Congressional Democrats want to slam shut a tax loophole known as the Roth IRA “backdoor.” In one of several proposed changes targeting the retirement accounts of wealthy Americans, Democrats on the House Ways and Means Committee want to bar people making more than $400,000 a year from pre-tax retirement savings accounts converted into a Roth IRA. The proposed reforms are part of a Democratic push to raise taxes on the wealthiest to fund a $3.5 trillion spending plan.
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“Backdoor” Roth IRA Conversion – Definitive and Dismissal Recommendations
Under current tax law, individuals making more than $140,000 a year are prohibited from contributing to a Roth IRA, where retirement savings grow tax-free. Since 2010, however, workers who exceed this income threshold have been allowed to convert their pre-tax contributions into a Roth IRA. After paying income taxes on the initial contributions and gains, their retirement savings grow tax-free and will no longer be subject to required minimum distributions (RMDs).
These backdoor Roth conversions, which have grown in popularity, allow high-income earners to bypass the income requirements on Roth IRAs and capitalize on the tax-free growth these account types offer.
But the use of this strategy may be coming to an end. Democrats on the House Ways and Means proposal, want to ban Roth conversions for people making more than $400,000 a year. If approved, the rule change would apply to distributions, transfers and contributions made in taxable years beginning December 31, 2021.
The proposed legislation also seeks to eliminate “mega backdoor” Roths, a sophisticated strategy that allows people enrolled in certain retirement plans to save up to $38,500 in additional after-tax contributions for retirement. If approved, the provision targeting backdoor mega wheel conversions would take effect after December 31, 2021.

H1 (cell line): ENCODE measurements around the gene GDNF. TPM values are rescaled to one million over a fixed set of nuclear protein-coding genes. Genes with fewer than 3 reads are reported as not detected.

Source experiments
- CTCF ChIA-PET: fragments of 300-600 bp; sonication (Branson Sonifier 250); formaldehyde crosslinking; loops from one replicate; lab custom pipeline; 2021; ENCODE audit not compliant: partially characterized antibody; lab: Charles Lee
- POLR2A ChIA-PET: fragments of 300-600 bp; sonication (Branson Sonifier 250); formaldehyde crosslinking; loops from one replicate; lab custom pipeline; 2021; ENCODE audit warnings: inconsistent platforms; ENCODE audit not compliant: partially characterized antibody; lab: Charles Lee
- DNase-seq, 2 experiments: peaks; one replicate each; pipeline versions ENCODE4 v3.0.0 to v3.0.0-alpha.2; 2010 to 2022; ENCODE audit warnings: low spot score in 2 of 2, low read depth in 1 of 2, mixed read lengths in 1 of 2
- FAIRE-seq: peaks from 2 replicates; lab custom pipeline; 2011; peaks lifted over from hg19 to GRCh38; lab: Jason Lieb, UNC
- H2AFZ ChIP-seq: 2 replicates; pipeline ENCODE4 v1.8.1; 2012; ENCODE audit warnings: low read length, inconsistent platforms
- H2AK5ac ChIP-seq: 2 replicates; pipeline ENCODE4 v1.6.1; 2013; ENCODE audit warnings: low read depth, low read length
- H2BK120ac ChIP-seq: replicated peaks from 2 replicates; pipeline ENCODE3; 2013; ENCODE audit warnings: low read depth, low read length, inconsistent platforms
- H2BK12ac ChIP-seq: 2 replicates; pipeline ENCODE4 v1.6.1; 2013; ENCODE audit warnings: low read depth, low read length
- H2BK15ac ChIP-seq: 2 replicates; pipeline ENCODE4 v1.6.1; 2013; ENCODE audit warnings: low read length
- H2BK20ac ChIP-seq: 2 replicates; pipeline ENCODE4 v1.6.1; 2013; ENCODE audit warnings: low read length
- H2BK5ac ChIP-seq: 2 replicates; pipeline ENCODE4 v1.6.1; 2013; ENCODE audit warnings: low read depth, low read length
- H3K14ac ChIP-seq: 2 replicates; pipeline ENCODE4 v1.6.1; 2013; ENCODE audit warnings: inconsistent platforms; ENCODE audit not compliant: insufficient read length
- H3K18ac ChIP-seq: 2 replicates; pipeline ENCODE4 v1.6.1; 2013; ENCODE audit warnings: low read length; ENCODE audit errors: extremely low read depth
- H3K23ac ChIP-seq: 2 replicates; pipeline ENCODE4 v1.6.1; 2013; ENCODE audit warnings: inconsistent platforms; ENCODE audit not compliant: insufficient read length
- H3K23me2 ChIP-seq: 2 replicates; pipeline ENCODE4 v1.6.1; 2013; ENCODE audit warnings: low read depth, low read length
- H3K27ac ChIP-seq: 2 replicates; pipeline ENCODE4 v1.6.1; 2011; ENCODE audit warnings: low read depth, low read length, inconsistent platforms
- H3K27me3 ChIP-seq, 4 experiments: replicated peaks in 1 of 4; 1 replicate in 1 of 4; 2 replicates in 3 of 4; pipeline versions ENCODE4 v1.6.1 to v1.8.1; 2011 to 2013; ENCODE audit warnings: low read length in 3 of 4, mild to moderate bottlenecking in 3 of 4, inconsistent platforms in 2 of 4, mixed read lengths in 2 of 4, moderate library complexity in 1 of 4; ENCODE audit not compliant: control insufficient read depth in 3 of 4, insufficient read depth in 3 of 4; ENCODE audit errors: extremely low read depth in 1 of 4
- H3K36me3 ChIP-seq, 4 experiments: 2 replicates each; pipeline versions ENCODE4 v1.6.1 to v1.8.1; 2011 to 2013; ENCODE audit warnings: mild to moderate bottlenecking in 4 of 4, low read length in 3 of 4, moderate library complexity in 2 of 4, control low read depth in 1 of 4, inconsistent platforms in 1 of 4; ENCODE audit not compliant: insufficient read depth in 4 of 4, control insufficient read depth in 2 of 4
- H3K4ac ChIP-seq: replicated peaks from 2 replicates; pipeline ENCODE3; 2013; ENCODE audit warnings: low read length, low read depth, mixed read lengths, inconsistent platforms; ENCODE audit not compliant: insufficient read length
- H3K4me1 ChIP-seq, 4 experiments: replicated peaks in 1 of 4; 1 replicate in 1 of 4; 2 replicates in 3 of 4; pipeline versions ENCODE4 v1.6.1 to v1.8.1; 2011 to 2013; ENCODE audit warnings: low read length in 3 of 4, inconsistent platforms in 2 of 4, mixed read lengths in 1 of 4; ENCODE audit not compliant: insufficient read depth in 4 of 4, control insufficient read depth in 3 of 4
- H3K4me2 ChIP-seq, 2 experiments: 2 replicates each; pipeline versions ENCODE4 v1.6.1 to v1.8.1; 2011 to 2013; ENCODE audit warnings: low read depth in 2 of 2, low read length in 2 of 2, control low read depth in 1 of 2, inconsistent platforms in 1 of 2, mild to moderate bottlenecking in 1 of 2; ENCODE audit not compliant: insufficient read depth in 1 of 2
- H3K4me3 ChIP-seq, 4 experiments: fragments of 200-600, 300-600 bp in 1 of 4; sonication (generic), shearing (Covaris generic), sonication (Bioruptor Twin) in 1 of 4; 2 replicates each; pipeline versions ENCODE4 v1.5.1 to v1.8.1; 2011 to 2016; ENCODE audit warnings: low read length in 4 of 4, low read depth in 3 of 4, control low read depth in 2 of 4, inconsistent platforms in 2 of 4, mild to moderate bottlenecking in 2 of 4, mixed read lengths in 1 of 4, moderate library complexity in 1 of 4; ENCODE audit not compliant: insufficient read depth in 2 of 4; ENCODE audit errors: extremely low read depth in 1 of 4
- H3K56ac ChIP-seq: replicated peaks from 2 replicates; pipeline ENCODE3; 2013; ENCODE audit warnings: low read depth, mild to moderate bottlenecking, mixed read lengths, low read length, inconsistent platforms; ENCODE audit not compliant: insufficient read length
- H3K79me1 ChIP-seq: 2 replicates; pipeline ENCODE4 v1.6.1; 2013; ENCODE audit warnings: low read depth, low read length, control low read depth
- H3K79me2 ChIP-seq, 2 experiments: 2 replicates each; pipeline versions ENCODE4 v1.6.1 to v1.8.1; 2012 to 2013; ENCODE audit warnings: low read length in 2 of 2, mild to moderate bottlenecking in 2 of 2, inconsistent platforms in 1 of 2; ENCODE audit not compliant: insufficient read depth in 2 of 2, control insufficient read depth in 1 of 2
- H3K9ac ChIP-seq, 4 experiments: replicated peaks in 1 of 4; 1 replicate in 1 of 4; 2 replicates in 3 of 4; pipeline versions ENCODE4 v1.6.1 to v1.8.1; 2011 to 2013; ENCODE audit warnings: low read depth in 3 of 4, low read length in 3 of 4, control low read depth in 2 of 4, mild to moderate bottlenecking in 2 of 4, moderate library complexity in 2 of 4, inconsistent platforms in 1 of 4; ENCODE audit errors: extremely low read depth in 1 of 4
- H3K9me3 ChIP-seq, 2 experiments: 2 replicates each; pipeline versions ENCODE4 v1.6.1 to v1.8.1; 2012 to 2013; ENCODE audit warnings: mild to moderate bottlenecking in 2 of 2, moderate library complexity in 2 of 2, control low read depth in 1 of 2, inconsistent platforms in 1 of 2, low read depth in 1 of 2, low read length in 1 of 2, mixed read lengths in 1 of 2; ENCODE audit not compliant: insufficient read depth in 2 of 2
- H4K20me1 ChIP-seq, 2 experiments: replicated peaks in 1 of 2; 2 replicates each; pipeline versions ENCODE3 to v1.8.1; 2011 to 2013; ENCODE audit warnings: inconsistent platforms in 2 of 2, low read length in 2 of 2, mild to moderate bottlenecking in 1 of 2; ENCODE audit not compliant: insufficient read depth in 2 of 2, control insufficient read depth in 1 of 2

New Limits on IRA Contributions
Democrats also want to prevent high-income taxpayers from collecting tax-deferred money inside retirement accounts. To do so, they plan to restrict people above certain income thresholds from continuing to contribute to Roth and traditional IRAs if they already have $10 million saved in IRAs or other defined contribution retirement accounts . Under current law, taxpayers can contribute to IRAs regardless of how much they have already saved.
The proposed limit on contributions would apply to single or married taxpayers filing separately and making more than $400,000, married taxpayers filing jointly with taxable income of more than $450,000 and heads of households making more than $425,000.
The proposed crackdown comes as the retirement accounts of the wealthiest Americans continue to swell. According to the Government Accountability Office, 9,000 taxpayers had at least $5 million saved in IRAs in 2011. Eight years later, that number had tripled to more than 28,000, data from the Joint Committee on Taxation shows.
Under this part of the Democratic proposal, employer-sponsored defined contribution plans would have to report balances over $2.5 million to the Internal Revenue Service and the plan participant whose balance is over $2.5 million.
Minimum Distribution Required for Accounts Greater than $10 Million
Democrats also propose that high-income earners who have more than $10 million saved in retirement accounts must take minimum distributions from those accounts.
“If the individual’s combined traditional, Roth IRA and defined contribution retirement account balances exceed $10 million at the end of the taxable year, a minimum distribution would be required for the following year,” the proposal states.
Under the legislation, the IRS would require high-income earners with more than $10 million saved in retirement accounts to take a distribution equal to 50% of their savings that exceed the $10 million threshold. For example, if Joan has $12 million in her 401(k) and various IRAs, she would take a $1 million distribution the following year.
The income thresholds would be identical to those from the proposal that aims to reduce IRA contributions for the wealthy. If approved, both provisions would take effect after December 31, 2021.
Big changes could be coming to the retirement accounts of wealthy Americans. Democrats on the House Ways and Means Committee want to end backdoor Roth IRA conversions, bar high-income earners with more than $10 million in retirement accounts from contributing to their IRAs and mandate that certain high-income earners take savings huge retirement annual distributions.
Retirement Planning Tips
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